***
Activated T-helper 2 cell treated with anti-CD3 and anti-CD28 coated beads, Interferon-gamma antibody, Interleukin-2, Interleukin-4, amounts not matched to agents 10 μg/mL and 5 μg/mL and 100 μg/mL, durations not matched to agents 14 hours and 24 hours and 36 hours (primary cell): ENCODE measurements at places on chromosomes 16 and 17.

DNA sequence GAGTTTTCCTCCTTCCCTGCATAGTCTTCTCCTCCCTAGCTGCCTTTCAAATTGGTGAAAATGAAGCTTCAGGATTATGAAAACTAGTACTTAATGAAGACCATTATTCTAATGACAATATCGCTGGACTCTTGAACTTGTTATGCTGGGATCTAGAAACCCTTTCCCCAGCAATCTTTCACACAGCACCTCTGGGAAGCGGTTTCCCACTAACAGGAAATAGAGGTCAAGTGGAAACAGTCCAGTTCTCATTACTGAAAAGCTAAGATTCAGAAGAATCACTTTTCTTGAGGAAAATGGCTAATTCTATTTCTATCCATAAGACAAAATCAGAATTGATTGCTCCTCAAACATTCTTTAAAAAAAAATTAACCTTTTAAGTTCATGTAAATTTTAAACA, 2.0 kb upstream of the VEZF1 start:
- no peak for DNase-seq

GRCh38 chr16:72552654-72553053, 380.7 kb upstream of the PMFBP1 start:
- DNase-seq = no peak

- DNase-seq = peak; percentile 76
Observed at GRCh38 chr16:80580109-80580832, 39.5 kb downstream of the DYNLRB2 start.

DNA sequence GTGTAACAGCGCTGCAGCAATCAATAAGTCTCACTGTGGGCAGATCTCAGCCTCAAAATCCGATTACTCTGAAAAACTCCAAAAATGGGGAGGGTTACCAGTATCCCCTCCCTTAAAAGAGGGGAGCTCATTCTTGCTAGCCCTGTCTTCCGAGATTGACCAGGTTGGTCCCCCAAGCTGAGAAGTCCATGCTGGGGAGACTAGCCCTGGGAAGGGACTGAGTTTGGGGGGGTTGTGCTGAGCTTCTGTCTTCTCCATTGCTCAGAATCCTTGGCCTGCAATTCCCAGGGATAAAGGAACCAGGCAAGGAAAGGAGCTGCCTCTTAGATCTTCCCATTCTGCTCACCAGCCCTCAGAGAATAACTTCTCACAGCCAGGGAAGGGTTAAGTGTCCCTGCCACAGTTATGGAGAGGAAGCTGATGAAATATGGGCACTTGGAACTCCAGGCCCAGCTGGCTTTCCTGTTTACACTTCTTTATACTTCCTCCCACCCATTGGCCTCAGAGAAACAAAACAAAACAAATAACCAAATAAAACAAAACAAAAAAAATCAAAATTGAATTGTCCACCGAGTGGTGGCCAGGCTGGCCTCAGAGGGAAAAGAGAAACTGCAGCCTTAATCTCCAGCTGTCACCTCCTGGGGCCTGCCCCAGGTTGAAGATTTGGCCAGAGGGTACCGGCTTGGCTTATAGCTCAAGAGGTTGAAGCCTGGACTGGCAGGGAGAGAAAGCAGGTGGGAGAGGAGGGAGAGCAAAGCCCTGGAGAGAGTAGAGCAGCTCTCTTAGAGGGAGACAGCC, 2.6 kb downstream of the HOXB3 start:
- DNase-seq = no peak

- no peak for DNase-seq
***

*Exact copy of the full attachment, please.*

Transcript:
Activated T-helper 2 cell treated with anti-CD3 and anti-CD28 coated beads, Interferon-gamma antibody, Interleukin-2, Interleukin-4, amounts not matched to agents 10 μg/mL and 5 μg/mL and 100 μg/mL, durations not matched to agents 14 hours and 24 hours and 36 hours (primary cell): ENCODE measurements at places on chromosomes 16 and 17.

DNA sequence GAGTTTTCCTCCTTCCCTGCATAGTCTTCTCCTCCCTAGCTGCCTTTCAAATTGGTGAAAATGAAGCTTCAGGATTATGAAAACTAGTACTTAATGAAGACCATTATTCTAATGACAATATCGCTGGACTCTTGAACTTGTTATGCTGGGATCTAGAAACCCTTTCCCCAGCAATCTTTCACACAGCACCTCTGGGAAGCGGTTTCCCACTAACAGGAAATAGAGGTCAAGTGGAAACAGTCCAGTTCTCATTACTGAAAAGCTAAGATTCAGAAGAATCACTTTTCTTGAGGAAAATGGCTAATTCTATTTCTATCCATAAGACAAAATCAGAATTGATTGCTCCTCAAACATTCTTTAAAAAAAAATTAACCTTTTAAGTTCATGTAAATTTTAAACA, 2.0 kb upstream of the VEZF1 start:
- no peak for DNase-seq

GRCh38 chr16:72552654-72553053, 380.7 kb upstream of the PMFBP1 start:
- DNase-seq = no peak

- DNase-seq = peak; percentile 76
Observed at GRCh38 chr16:80580109-80580832, 39.5 kb downstream of the DYNLRB2 start.

DNA sequence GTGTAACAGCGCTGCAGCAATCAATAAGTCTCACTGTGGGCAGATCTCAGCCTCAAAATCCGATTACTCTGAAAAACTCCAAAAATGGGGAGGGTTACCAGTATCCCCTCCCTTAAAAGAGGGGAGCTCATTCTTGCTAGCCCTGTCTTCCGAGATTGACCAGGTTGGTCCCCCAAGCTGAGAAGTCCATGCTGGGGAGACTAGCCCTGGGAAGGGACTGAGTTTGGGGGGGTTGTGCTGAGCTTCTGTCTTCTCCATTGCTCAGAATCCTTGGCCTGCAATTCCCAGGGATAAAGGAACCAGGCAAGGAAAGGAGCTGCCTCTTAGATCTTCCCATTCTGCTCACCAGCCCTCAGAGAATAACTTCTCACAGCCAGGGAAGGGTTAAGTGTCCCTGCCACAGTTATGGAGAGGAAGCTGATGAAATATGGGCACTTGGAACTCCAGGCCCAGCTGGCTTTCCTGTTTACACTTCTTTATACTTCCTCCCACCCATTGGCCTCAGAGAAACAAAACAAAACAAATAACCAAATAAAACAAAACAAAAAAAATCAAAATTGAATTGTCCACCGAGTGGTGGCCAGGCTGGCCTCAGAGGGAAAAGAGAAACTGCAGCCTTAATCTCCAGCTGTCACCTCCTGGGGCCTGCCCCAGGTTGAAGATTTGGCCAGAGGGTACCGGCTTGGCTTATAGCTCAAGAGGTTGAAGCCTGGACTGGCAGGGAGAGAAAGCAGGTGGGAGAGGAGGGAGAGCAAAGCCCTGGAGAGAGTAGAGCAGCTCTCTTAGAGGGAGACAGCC, 2.6 kb downstream of the HOXB3 start:
- DNase-seq = no peak

- no peak for DNase-seq